I was having a conversation with writing colleague, Nisha Sharma, the other night. Nisha and I met through ourĀ writers group and I’m happy to say that, despite our publishing differences (traditional and self sometimes seems like Montague and Capulet, right?), we see writing and creativity in much the same light. It’s always fun to find a writer compatriot and I’m happy to call Nisha a friend. Her first novel, My So-Called Bollywood Life, will be published in 2016 (too far away!) and I’m positive more will follow. She’s got a lot of energy, a great way with language, and she’s writing in a vein that has the potential to explode. Be sure to check out her awesome website.

Now, where was I? So, we started discussing a YA fantasy project she’s been working on. A project, by the way, that’s made it into the top 10 finalists for Simon & Shuster’s SIMON451 imprint contest. Winners get an advance, a publishing contract, and a trip to ComicĀ Con in NYC for the launch of the imprint (as well as a seat on the panel). Cool, right? So, most of us would just be thrilled to say we were a finalist, right? Not Nisha. She’s worried about not winning. Don’t get me wrong. This isn’t about a sense of entitlement. It’s about self doubt and not believing that her work can stand up to the other contestants.

“It’s not fantasy enough.”

So, we started talking about her plot. It’s very cool, and I can see it doing very well. Young adult, strong female main character (MC), and mythology most Westerners are unfamiliar with. Yeah, it could be a gold mine. There’s plenty of fantasy elements, without the reader being beaten over the head with them. And, like a lot of storiesĀ of this ilk, it takes some time for the MC to discover what exactly is going on. An element of storytelling that I’ve used in my own YA fantasy.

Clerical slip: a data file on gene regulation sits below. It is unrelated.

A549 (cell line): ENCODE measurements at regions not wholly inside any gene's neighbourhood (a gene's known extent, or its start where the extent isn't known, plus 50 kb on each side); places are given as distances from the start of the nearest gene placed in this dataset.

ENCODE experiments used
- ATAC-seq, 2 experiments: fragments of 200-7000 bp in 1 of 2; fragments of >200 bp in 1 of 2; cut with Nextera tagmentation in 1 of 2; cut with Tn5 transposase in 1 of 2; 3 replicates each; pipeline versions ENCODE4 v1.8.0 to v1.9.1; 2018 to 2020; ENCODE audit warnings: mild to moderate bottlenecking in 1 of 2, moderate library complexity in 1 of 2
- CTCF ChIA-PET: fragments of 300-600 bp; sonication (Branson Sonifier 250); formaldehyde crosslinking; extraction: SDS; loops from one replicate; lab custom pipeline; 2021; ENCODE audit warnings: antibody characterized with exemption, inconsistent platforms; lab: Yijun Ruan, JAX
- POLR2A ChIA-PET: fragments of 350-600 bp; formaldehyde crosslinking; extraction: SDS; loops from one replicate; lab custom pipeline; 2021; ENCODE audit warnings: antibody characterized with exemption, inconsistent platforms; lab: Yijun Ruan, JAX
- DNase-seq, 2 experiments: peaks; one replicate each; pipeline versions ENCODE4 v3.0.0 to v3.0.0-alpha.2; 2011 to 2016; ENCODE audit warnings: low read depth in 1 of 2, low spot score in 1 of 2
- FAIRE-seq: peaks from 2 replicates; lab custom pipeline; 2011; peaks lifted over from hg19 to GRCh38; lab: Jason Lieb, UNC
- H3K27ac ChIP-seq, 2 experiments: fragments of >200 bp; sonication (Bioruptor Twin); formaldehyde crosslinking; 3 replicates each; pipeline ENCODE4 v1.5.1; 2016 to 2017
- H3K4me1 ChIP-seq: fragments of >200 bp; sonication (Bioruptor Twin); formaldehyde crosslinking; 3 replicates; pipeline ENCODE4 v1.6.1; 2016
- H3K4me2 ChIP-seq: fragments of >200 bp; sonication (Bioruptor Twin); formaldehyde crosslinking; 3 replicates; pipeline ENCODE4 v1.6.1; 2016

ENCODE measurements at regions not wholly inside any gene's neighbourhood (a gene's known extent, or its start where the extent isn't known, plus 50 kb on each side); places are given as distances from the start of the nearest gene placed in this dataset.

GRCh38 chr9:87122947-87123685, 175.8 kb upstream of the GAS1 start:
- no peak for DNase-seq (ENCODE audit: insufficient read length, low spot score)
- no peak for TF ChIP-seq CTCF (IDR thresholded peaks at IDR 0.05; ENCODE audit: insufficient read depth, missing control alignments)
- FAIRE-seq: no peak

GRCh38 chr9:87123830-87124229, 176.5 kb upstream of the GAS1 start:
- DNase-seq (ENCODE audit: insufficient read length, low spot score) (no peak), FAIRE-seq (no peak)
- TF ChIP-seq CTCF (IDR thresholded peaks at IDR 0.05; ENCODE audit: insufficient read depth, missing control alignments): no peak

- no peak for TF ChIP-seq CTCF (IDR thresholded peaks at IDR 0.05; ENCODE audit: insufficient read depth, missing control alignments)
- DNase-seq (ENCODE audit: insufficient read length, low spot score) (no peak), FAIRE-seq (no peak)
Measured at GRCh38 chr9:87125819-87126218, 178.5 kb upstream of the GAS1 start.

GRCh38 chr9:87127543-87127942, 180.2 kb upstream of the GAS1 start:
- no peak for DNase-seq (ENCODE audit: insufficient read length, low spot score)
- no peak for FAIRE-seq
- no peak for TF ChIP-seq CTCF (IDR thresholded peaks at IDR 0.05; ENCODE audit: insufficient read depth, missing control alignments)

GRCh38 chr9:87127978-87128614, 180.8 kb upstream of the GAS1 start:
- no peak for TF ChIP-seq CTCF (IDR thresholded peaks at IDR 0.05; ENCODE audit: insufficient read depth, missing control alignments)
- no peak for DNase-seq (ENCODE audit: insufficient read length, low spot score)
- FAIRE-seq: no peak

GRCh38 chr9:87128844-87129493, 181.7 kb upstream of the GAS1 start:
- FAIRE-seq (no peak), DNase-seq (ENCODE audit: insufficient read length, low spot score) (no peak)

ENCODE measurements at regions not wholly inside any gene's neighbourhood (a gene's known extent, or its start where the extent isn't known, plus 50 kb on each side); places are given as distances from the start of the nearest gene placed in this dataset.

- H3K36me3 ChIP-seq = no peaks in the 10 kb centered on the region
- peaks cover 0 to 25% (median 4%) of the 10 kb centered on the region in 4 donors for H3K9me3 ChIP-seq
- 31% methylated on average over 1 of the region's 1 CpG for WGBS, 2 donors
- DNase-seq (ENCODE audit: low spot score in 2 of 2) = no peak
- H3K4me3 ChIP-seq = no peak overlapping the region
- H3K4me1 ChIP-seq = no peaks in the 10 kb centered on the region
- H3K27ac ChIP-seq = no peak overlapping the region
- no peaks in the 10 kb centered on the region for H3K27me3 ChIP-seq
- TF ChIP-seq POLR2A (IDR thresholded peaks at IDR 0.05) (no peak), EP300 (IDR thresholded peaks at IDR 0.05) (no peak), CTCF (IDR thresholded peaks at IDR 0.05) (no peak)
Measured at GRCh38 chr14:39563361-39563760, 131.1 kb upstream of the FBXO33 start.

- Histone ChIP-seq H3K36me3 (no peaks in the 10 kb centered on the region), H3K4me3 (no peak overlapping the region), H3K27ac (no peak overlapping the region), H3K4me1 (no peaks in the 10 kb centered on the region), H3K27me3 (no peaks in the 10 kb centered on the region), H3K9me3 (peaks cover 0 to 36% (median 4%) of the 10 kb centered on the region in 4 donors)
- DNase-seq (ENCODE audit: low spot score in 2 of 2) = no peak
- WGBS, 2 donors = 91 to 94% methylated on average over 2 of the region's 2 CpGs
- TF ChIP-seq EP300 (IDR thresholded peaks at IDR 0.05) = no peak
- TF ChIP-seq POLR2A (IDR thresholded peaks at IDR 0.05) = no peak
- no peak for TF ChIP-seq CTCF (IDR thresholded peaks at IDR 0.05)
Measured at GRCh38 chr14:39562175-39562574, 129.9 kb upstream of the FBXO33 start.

Me: “So, when does the reader get their first taste of fantasy in the novel?”

Nisha: “Page 80.”

Me: “There’s not even a hint before that?”

Nisha: “Well, the prologue has gods and goddesses…”

Me: “But you just said there was nothing until page 80!”

Nisha: “And that thing (that’s totally fantastical and pretty darn awesome that I can’t reveal or she’d kill me) starts happening in chapter 1.”

Me: “Who told you this story wasn’t fantasy enough?”

Nisha: “Well, my agent. This book hasn’t sold anywhere. No one wants it. They don’t know what to do with it.”